Now that the Supreme Court has decided that same-sex marriage is a Constitutionally-protected right of all citizens, the question that naturally arises is: What happens next?
In the 37 states where same-sex marriage is already legal, nothing happens. Things simply go on as they have.
In the 13 states where same-sex marriage is prohibited by state law and constitutional amendment, things are more complicated. Court cases will be filed, or existing cases in the federal court system will be handed down in accordance with the SCOTUS decision–meaning those amendments and laws will be struck down.
Then there’s the matter of replacing those laws with something else. In many states, there might be a line where legislators push each other out of the way to be first to sponsor legislation supporting same-sex marriage, knowing it scores points with some voters, and also knowing there’s no legal opposition.
When the legislation has already been done by the courts, it makes passing laws so much easier, as lawyer and RedState contributor Leon Wolf noted.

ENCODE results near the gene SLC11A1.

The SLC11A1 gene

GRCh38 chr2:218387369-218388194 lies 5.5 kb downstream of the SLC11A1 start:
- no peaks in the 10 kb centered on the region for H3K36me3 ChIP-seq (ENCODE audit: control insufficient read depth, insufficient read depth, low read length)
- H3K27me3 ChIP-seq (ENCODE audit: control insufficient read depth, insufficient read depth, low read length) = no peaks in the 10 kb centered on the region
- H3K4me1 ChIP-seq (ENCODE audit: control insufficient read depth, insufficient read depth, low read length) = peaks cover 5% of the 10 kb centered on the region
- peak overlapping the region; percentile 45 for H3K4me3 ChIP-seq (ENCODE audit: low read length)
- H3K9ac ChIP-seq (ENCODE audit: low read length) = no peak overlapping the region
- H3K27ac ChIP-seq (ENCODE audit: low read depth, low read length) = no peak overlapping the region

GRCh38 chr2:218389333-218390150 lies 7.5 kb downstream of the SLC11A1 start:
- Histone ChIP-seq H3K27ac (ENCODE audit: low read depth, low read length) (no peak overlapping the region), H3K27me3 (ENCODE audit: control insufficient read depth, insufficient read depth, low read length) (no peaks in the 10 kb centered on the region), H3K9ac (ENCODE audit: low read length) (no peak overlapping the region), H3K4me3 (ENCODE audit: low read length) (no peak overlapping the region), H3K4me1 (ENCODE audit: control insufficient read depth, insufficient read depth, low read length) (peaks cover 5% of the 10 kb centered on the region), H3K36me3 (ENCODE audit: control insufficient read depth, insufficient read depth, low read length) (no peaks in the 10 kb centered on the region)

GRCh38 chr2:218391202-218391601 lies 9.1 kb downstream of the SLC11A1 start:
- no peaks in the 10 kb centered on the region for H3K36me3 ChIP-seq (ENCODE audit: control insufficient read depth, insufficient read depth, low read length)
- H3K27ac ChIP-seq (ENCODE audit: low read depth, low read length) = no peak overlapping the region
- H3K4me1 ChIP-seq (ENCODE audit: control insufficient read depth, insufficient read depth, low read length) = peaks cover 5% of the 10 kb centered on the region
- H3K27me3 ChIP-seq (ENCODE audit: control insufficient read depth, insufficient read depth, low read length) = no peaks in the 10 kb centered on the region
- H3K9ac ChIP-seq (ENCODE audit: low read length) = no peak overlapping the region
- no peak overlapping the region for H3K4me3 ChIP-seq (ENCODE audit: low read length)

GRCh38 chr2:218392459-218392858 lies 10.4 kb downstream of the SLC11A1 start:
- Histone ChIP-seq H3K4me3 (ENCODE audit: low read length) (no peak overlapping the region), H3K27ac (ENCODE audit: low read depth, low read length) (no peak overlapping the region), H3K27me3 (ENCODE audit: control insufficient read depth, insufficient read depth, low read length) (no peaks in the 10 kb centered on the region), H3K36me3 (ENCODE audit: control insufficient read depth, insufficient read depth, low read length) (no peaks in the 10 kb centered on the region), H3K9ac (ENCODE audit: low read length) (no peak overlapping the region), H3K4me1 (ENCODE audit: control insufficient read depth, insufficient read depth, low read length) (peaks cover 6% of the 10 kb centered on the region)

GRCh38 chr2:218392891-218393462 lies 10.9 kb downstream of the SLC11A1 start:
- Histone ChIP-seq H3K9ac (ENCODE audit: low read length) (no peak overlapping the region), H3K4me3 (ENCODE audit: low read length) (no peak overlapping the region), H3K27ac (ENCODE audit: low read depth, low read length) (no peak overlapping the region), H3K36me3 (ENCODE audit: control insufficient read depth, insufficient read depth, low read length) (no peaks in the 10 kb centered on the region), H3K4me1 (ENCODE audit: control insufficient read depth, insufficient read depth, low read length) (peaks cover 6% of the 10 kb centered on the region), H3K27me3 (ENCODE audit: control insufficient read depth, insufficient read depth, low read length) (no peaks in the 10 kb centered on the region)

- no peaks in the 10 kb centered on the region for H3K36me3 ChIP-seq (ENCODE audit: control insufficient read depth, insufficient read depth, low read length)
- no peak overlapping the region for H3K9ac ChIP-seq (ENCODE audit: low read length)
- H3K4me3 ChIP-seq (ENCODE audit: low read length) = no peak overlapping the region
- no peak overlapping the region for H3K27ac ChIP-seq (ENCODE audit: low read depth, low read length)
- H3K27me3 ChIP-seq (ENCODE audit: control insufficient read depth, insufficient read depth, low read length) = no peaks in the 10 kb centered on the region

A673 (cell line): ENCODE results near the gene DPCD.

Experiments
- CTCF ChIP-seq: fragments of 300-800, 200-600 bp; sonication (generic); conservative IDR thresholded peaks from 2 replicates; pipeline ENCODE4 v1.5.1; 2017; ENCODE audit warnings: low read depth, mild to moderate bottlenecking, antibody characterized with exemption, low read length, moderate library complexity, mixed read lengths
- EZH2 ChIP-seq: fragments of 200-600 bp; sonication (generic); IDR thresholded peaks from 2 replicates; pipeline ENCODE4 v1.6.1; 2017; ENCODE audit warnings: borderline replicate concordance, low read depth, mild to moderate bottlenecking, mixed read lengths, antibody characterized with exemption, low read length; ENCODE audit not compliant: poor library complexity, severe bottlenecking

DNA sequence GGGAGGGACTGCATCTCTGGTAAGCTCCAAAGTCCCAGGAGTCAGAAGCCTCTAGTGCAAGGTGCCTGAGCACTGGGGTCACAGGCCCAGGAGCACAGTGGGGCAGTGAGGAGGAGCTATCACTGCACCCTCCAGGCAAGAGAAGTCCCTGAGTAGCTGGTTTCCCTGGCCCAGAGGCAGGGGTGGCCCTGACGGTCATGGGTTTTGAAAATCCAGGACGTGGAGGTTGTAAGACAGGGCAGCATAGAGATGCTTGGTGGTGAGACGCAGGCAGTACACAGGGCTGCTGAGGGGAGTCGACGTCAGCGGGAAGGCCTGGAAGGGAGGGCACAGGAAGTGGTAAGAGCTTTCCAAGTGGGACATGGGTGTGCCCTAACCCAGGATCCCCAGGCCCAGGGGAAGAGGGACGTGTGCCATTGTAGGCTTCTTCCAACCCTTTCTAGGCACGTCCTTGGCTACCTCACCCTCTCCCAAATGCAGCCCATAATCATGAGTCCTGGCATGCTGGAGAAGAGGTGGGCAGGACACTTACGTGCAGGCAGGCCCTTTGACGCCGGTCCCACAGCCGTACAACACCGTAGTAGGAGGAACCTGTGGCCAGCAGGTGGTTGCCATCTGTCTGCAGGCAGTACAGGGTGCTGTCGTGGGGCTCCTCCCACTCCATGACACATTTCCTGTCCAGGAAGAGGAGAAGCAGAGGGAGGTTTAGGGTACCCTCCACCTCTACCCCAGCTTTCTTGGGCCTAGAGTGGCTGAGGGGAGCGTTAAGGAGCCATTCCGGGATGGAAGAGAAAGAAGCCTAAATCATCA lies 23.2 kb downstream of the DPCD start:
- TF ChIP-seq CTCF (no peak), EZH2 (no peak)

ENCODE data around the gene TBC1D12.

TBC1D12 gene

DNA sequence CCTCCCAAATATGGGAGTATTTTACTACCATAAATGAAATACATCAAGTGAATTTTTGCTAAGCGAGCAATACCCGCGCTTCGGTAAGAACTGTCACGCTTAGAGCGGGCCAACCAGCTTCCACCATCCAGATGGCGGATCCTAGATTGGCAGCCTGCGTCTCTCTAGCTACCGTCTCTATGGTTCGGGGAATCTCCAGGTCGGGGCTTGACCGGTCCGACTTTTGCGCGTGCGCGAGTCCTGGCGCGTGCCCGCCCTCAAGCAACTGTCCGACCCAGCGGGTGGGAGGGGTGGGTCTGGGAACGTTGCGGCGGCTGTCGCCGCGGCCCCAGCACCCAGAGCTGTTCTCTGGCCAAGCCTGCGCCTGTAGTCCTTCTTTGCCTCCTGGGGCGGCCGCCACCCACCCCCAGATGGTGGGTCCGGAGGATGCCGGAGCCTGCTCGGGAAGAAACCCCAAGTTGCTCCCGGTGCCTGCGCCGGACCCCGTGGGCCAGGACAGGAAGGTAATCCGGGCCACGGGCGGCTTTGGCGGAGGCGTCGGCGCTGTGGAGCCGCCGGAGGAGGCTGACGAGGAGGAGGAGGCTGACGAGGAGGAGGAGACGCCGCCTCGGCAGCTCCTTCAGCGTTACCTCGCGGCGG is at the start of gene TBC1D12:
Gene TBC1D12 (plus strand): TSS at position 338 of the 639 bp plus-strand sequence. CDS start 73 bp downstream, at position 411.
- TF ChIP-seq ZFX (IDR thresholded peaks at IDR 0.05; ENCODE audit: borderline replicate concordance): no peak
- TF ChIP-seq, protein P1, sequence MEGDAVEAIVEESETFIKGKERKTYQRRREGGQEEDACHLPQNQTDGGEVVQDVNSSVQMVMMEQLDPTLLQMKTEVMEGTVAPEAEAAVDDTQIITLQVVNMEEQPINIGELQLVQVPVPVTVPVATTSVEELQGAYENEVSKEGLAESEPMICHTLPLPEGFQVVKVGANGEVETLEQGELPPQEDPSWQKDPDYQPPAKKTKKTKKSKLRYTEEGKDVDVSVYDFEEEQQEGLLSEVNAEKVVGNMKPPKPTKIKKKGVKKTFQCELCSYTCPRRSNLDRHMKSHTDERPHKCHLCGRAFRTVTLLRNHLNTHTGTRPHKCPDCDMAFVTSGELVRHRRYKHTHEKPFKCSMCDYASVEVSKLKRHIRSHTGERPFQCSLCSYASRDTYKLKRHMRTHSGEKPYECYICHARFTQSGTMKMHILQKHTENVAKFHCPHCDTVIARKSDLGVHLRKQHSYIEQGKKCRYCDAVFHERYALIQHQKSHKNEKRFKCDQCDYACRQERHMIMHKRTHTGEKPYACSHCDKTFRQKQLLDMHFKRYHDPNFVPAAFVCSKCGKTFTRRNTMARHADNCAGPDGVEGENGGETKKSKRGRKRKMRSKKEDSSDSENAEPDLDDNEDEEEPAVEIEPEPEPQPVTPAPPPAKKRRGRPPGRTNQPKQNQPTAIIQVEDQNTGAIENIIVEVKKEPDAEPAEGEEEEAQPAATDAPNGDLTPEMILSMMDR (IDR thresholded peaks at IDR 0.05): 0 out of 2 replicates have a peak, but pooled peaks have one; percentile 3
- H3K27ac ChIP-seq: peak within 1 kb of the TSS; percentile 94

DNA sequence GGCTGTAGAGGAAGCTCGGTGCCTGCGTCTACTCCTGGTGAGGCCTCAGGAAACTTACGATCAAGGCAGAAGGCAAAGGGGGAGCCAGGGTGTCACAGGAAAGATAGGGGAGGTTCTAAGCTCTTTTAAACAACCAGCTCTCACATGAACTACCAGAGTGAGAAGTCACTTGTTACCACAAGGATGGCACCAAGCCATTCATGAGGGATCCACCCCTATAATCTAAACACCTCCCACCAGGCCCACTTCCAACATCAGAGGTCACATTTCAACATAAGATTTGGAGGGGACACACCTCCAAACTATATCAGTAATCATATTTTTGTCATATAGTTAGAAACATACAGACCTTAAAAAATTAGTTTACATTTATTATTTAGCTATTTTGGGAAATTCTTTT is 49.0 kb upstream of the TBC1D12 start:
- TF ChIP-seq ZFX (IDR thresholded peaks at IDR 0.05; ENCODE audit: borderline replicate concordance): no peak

Alabama may present a more prickly challenge, as the that
Confederate Dixie Gun-Loving Religion-Clinging Southern state has made it illegal for county probate judges to issue same-sex marriage licenses. Alabama Chief Justice Roy “10 Commandments” Moore ordered county probate judges to refrain from issuing the licenses after U.S. District Judge Ginnie Granade struck down Alabama’s 1998 law and 2006 constitutional amendment in February of this year.
In a state largely dominated by conservatives, the fight will likely get down to the rubber meeting the road.
I believe the federal government will re-enact the scene on June 11, 1963 when Gov. Wallace stood on the schoolhouse steps to stop a black girl from registering for classes, and by the force of government at a gun barrel, the state’s power was subverted to the federal order.
Regardless of what the supporters of same-sex marriage say, this is what they really want. They could have waited for the culture to change over time (a trend that was moving in their direction in any case), but they wanted the wield the power of government by gun barrel against Christians, so that nobody would ever rise up again to oppose them.
They want a confrontation to make news. They want a confrontation to prove the equivalence of their cause to the black civil rights struggle of the 1960’s. They need to have their “schoolhouse steps” moment to make that case.
And when they have it, all Christians of conscience, whether making cakes, pizzas, or preaching sermons, should take notice.
The message is clear: next time the gun barrel may be pointed straight at you.